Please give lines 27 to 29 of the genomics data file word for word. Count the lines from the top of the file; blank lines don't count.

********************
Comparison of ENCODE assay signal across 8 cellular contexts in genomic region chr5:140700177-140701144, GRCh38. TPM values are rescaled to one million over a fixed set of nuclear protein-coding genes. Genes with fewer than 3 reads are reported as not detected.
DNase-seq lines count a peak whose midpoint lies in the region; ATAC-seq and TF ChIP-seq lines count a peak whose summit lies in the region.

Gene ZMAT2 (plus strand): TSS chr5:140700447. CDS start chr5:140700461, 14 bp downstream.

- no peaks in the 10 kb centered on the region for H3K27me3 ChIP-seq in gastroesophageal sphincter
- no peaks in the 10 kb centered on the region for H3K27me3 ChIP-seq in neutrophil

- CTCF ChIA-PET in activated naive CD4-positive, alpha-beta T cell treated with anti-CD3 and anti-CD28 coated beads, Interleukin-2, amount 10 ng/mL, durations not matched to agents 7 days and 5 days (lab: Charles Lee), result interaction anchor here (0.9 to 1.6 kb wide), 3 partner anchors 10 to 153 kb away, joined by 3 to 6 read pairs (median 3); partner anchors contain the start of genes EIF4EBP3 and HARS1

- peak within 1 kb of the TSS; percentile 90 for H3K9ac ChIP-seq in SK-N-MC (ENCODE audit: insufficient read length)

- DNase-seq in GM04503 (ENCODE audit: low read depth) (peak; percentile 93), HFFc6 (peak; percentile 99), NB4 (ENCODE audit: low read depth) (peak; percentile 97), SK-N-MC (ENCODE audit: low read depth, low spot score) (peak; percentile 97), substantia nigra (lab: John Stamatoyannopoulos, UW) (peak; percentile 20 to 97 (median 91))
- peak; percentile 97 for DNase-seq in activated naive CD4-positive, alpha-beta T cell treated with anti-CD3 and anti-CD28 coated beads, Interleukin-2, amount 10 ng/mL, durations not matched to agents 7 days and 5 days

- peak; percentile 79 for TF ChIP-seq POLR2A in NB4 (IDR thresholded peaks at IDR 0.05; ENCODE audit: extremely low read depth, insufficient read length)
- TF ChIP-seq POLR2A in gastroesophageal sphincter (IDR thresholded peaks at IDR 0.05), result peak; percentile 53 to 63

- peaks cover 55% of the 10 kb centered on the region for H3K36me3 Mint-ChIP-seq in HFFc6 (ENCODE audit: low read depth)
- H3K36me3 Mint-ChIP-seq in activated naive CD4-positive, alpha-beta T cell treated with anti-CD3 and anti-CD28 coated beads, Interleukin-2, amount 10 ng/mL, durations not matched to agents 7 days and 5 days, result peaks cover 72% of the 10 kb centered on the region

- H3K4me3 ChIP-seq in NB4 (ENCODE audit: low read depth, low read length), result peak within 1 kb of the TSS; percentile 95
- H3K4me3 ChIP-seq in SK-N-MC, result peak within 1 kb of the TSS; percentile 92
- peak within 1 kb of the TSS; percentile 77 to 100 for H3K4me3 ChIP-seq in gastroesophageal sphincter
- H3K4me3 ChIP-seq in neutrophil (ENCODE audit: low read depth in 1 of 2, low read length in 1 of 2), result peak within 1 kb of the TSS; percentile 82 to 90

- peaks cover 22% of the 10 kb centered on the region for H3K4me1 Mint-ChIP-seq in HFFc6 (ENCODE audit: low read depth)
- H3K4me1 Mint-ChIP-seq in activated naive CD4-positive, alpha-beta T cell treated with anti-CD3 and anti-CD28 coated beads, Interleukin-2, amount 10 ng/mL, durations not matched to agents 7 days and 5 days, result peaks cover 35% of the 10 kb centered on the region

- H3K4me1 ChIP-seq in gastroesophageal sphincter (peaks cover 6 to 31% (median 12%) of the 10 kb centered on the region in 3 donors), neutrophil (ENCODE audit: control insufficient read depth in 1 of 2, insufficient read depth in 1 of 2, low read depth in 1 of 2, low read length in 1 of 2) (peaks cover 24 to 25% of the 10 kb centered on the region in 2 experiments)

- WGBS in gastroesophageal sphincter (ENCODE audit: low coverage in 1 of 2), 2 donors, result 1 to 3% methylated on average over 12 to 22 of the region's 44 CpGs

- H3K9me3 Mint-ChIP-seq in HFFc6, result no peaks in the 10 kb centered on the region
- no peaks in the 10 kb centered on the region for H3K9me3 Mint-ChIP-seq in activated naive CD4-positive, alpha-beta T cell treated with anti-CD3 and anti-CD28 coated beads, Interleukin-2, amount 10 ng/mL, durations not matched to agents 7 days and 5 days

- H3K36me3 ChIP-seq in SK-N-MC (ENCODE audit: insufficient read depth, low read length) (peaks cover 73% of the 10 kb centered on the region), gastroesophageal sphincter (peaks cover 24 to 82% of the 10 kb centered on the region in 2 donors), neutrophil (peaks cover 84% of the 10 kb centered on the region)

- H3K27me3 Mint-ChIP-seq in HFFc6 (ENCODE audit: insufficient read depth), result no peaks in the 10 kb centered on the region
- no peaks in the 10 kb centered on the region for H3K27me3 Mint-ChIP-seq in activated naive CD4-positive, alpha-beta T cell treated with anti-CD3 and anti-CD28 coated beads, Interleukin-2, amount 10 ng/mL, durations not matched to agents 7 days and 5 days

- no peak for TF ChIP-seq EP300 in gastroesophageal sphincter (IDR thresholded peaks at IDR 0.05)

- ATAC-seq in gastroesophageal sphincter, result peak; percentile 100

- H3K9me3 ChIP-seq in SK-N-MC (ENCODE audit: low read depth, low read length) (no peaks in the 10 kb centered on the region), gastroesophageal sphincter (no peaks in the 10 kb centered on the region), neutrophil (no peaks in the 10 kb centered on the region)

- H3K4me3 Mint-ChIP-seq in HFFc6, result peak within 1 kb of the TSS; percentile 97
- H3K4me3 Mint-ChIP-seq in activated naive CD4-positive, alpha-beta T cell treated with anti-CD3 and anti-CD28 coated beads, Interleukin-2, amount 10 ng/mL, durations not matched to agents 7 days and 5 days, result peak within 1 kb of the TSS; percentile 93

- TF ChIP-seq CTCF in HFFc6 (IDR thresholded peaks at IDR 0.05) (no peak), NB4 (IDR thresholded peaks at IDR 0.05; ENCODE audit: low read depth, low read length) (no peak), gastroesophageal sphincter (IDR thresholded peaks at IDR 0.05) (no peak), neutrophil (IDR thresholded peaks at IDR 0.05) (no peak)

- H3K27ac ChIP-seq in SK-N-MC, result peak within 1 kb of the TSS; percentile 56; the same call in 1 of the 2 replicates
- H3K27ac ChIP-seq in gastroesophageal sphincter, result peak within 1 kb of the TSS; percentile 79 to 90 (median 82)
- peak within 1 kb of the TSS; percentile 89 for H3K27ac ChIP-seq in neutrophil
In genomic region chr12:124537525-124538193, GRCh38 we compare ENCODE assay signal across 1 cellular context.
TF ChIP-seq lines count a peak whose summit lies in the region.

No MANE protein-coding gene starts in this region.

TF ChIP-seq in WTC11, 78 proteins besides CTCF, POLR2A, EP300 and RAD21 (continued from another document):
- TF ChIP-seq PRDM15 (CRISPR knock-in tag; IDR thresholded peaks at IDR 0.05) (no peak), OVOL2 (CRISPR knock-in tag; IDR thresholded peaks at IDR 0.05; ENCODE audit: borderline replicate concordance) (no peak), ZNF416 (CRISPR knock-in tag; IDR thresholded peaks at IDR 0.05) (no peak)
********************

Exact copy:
- no peak for TF ChIP-seq EP300 in gastroesophageal sphincter (IDR thresholded peaks at IDR 0.05)

- ATAC-seq in gastroesophageal sphincter, result peak; percentile 100

- H3K9me3 ChIP-seq in SK-N-MC (ENCODE audit: low read depth, low read length) (no peaks in the 10 kb centered on the region), gastroesophageal sphincter (no peaks in the 10 kb centered on the region), neutrophil (no peaks in the 10 kb centered on the region)